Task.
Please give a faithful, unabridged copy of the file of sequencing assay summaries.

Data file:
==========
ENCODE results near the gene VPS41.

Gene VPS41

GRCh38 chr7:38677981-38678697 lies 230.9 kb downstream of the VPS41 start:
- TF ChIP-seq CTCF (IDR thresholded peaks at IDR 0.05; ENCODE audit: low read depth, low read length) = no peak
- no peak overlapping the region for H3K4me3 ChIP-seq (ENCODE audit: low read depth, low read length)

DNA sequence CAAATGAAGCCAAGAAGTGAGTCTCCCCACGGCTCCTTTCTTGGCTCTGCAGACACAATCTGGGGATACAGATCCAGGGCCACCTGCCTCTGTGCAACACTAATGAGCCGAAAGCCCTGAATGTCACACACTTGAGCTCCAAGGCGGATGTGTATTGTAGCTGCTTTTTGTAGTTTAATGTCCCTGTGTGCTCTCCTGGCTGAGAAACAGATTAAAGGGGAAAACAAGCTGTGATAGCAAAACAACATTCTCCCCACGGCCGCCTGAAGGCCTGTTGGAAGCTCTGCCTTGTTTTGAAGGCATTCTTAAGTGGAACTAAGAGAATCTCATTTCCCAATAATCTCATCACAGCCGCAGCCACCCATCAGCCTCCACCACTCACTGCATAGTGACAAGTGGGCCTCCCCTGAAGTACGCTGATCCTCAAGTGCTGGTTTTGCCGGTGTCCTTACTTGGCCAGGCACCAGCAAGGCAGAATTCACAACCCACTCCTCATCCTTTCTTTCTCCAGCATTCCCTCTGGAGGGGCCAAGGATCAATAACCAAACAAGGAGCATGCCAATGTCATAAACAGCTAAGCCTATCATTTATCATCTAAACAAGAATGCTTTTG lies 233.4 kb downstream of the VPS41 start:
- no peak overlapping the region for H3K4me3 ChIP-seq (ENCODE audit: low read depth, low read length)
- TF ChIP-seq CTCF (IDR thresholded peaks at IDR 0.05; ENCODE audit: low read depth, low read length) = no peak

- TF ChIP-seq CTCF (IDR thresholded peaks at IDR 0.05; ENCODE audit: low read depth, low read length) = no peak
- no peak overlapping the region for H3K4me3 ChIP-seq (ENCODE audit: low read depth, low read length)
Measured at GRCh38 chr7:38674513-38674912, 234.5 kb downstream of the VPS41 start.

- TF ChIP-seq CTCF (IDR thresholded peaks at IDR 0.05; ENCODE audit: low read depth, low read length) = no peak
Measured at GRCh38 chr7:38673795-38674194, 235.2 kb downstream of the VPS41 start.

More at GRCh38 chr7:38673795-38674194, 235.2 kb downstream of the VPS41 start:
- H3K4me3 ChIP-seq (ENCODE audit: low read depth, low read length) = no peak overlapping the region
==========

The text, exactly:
ENCODE results near the gene VPS41.

Gene VPS41

GRCh38 chr7:38677981-38678697 lies 230.9 kb downstream of the VPS41 start:
- TF ChIP-seq CTCF (IDR thresholded peaks at IDR 0.05; ENCODE audit: low read depth, low read length) = no peak
- no peak overlapping the region for H3K4me3 ChIP-seq (ENCODE audit: low read depth, low read length)

DNA sequence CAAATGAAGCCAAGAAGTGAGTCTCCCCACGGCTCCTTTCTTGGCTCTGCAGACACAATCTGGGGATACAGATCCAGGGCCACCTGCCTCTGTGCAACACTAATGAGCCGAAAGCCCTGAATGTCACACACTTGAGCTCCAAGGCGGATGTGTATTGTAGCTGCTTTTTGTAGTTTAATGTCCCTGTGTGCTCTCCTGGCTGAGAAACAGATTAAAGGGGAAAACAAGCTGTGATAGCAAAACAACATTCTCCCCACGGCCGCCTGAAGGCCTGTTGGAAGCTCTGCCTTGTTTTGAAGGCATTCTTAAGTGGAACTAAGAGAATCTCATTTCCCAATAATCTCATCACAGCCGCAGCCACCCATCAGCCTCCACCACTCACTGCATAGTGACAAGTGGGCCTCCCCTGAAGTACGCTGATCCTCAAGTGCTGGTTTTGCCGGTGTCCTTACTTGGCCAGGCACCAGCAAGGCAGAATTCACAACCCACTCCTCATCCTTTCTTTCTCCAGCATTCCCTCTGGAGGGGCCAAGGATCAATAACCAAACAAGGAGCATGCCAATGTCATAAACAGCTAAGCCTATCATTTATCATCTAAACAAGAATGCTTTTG lies 233.4 kb downstream of the VPS41 start:
- no peak overlapping the region for H3K4me3 ChIP-seq (ENCODE audit: low read depth, low read length)
- TF ChIP-seq CTCF (IDR thresholded peaks at IDR 0.05; ENCODE audit: low read depth, low read length) = no peak

- TF ChIP-seq CTCF (IDR thresholded peaks at IDR 0.05; ENCODE audit: low read depth, low read length) = no peak
- no peak overlapping the region for H3K4me3 ChIP-seq (ENCODE audit: low read depth, low read length)
Measured at GRCh38 chr7:38674513-38674912, 234.5 kb downstream of the VPS41 start.

- TF ChIP-seq CTCF (IDR thresholded peaks at IDR 0.05; ENCODE audit: low read depth, low read length) = no peak
Measured at GRCh38 chr7:38673795-38674194, 235.2 kb downstream of the VPS41 start.

More at GRCh38 chr7:38673795-38674194, 235.2 kb downstream of the VPS41 start:
- H3K4me3 ChIP-seq (ENCODE audit: low read depth, low read length) = no peak overlapping the region